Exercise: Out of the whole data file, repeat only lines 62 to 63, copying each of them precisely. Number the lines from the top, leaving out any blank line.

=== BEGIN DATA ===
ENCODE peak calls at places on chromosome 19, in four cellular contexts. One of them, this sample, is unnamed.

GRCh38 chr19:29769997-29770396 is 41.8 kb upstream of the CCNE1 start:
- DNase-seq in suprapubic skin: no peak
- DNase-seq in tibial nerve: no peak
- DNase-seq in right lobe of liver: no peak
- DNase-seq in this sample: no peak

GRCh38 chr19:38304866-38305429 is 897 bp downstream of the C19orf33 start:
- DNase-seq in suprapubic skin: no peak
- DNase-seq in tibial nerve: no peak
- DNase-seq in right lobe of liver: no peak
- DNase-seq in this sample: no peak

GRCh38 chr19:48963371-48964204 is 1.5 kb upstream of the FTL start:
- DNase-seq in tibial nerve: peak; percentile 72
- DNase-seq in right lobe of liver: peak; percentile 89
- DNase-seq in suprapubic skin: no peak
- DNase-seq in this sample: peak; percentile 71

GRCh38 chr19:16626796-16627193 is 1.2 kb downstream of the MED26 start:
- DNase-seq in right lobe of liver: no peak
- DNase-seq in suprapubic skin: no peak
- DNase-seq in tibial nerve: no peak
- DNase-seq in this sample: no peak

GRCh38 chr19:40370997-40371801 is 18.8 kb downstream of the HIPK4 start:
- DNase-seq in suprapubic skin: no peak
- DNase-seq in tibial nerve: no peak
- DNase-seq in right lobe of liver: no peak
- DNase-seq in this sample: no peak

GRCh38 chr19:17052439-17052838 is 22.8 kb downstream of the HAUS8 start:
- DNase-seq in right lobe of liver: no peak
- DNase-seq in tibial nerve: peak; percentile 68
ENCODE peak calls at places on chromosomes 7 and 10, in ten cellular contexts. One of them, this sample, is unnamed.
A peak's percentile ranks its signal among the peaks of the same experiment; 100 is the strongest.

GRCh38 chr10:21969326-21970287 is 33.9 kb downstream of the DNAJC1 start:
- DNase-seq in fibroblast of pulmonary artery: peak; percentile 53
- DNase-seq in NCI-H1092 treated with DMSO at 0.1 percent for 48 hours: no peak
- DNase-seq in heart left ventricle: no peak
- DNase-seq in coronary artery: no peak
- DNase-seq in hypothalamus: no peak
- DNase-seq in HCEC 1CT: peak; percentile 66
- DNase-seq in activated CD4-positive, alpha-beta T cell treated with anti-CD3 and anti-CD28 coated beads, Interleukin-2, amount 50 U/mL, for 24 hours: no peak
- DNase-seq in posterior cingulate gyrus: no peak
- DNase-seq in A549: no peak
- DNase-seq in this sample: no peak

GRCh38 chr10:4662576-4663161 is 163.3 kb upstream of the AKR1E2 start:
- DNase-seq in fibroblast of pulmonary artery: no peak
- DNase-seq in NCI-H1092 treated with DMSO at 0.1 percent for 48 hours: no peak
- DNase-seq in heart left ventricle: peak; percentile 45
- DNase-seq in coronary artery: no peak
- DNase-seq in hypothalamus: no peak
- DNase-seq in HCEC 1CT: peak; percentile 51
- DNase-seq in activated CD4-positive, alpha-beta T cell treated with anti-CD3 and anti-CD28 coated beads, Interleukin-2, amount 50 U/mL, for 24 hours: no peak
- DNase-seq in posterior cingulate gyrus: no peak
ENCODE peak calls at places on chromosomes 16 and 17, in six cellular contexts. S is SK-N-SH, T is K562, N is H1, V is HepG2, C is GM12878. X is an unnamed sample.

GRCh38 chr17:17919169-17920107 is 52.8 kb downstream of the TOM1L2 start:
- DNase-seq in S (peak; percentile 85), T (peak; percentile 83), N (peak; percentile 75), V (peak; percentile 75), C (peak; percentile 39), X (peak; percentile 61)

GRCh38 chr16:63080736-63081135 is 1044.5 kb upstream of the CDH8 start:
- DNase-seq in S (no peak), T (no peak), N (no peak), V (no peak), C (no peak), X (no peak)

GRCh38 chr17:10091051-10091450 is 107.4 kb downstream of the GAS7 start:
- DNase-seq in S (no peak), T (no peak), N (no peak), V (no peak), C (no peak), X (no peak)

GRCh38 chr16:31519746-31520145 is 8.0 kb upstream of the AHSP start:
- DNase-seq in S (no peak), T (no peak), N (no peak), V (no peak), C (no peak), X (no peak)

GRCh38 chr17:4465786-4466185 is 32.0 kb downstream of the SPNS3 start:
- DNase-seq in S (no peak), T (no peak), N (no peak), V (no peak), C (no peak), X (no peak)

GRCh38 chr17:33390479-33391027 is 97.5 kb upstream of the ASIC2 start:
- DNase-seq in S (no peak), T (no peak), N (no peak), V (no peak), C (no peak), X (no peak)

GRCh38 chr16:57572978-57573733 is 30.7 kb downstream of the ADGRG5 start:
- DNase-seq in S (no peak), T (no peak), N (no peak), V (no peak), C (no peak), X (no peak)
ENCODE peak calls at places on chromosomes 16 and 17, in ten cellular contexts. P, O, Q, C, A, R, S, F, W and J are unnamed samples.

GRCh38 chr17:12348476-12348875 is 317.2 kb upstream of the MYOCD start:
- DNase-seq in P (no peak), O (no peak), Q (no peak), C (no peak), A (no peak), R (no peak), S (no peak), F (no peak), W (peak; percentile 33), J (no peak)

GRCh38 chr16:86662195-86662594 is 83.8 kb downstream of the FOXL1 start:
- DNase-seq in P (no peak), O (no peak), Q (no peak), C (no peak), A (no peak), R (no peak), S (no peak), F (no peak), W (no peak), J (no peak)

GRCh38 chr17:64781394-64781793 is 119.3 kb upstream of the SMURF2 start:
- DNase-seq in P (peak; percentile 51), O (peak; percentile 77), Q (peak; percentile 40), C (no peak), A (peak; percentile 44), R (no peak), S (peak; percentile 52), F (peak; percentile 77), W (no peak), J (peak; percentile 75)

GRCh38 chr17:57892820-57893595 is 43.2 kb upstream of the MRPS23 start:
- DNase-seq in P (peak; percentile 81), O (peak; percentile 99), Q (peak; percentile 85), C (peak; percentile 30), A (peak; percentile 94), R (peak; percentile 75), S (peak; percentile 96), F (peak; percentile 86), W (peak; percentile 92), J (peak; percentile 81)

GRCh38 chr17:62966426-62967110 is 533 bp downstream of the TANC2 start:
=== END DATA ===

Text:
- DNase-seq in S (no peak), T (no peak), N (no peak), V (no peak), C (no peak), X (no peak)

GRCh38 chr17:33390479-33391027 is 97.5 kb upstream of the ASIC2 start: